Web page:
DasSaffe DasSaffe - 15 days ago 5
reST (reStructuredText) Question

Offline capabilities when using REST (Firebase)

So I found this here in the Docs:


Every client sharing a Firebase maintains its own internal version of any active data. When data is updated or saved, it is written to this local version of the Firebase. The Firebase client then synchronizes that data with the Firebase servers and with other clients on a 'best-effort' basis.

As a result, all writes to Firebase will trigger local events immediately, before any data has even been written to the server. This means the app will remain responsive regardless of network latency or Internet connectivity.

Once connectivity is reestablished, we'll receive the appropriate set of events so that the client "catches up" with the current server state, without having to write any custom code.


Yeah, I got that going for me, but to be more specific (and I wasn't able to find an answer to that):

I am using the
REST
-API in a
c++
-program, which executes a
curl
-request. Everything is working so far. For the insertion, this is not a big deal. In case of an error, I can easily store the data via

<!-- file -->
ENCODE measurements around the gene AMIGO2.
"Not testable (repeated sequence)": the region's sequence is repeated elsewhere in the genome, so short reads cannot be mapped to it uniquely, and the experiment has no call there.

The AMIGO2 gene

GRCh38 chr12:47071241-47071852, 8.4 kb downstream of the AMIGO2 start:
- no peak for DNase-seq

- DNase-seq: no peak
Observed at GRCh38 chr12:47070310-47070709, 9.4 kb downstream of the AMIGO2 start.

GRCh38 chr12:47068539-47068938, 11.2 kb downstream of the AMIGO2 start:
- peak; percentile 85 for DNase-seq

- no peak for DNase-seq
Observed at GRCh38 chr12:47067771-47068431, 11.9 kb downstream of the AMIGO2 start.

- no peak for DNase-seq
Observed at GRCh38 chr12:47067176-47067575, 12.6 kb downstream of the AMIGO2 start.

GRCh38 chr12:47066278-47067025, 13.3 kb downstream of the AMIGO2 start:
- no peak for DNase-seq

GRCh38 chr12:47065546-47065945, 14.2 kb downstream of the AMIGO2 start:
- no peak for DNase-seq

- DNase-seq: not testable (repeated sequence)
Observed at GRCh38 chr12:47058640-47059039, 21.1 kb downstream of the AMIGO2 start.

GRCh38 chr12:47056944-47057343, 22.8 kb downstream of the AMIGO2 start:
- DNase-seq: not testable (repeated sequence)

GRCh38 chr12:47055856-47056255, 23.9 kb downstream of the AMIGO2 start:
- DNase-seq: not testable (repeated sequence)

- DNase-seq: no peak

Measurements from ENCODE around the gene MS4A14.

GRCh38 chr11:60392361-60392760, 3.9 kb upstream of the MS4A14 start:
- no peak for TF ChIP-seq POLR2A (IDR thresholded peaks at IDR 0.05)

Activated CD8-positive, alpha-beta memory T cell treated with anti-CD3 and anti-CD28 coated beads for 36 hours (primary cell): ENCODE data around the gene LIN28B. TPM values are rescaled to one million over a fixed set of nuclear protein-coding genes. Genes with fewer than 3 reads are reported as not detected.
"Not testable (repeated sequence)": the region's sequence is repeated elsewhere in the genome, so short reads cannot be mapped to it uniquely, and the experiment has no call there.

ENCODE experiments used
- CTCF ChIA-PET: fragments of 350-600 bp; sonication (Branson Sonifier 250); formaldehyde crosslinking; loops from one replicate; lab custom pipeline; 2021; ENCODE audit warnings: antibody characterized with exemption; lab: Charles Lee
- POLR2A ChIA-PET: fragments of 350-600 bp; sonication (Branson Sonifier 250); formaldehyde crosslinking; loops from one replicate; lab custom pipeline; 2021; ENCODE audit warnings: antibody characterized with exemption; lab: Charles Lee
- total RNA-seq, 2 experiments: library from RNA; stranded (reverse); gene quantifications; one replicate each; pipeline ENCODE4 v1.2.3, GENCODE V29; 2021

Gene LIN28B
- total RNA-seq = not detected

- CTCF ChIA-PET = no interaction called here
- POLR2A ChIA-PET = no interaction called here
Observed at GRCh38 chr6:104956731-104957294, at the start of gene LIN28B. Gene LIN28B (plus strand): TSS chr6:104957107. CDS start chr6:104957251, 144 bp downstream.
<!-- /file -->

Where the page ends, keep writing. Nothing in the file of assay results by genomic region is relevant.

redis
or something and update them later, but how does reading work?

To give you a scenario:

I made a scanner, which recognizes an ID. After this process, it is inserted (as explained above) into the Firebase. People can also register on a regarding homepage (and insert their ID manually). This will be saved in the Firebase as well. Same node obviously.

Firebase is designed to provide the data from one endpoint to another by accessing the db, which is fine. The user registered on the site and is inserted in the DB. Suddenly, my internet connection went away.

Is there any way to get the last "stack" or "full dataset", which was used, before my connection went away? Is there a way to replicate the DB and queue jobs, which will sync after the connection is re-established?

Answer

Disclaimer: I work for Firebase.

The passage you're quoting above specifically refers to the client libraries that we maintain (currently in Objective-C, Java, and JavaScript) - which are pieces of code that we've written that you would run in your app.

In this case, you're specifically not using a client library - you're just hitting our regular REST endpoint, so you won't get any of the benefits. To implement your own client would be a significant undertaking; it's the client code that maintains the internal view of the data, compensates when it's offline, triggers local events, etc.

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